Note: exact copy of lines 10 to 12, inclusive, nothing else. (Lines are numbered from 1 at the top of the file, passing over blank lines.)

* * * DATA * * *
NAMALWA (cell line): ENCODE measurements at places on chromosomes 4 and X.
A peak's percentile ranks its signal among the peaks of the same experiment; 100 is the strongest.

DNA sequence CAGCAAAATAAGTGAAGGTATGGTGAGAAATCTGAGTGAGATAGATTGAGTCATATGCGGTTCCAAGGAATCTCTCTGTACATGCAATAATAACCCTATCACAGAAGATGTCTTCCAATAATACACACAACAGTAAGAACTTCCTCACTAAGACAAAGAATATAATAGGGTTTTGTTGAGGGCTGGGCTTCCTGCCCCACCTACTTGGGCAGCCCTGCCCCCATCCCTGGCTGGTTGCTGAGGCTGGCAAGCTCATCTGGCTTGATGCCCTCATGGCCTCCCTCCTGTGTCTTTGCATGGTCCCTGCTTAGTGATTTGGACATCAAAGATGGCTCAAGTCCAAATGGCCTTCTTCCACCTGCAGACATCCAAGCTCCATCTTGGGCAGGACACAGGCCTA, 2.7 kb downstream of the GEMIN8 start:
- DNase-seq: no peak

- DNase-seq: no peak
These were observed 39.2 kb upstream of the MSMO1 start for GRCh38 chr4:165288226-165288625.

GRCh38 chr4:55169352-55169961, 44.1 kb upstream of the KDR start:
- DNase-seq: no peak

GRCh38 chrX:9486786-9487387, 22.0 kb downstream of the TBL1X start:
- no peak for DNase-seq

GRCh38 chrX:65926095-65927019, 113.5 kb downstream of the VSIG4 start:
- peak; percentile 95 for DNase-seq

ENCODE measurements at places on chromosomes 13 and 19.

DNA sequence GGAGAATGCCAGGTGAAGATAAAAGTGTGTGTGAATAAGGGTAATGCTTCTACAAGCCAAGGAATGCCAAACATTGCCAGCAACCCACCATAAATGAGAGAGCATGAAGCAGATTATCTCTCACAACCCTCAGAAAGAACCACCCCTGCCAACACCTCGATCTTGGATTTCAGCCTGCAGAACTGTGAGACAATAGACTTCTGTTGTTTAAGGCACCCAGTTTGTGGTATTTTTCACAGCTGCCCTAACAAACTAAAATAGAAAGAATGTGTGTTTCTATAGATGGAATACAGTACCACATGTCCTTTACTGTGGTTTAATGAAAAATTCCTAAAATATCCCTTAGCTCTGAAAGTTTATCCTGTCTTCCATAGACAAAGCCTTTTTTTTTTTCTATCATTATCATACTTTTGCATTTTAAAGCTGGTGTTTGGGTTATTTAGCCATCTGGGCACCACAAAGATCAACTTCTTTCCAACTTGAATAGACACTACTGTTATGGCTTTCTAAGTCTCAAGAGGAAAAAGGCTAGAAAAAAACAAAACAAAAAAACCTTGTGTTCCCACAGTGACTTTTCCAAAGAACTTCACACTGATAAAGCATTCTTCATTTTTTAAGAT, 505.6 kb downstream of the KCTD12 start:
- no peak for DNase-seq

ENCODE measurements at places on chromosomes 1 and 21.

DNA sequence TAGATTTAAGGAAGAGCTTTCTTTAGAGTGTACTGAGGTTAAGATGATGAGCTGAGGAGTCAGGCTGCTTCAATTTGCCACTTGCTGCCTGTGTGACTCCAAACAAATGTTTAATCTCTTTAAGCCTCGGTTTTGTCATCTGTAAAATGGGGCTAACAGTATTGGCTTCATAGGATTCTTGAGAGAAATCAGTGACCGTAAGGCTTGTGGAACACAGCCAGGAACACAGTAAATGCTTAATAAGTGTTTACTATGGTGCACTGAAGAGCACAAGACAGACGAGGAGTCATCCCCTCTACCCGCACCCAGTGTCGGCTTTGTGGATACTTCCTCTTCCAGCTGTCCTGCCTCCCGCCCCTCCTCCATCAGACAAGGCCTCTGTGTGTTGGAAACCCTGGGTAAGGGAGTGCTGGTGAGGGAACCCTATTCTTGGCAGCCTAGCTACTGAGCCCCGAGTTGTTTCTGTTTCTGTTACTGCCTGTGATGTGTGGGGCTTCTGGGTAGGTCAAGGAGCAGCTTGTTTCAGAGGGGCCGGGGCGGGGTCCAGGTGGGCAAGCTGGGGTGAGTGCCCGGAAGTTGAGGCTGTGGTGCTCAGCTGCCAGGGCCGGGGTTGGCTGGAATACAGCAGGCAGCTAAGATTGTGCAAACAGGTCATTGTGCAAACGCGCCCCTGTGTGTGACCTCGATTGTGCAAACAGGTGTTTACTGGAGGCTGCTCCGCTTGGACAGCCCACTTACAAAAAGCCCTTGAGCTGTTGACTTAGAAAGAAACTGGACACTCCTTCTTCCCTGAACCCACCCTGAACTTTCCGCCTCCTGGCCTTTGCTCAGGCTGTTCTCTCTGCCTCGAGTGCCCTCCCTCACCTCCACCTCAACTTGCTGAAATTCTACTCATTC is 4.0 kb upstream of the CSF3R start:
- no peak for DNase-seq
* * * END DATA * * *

- no peak for DNase-seq

GRCh38 chrX:65926095-65927019, 113.5 kb downstream of the VSIG4 start:
- peak; percentile 95 for DNase-seq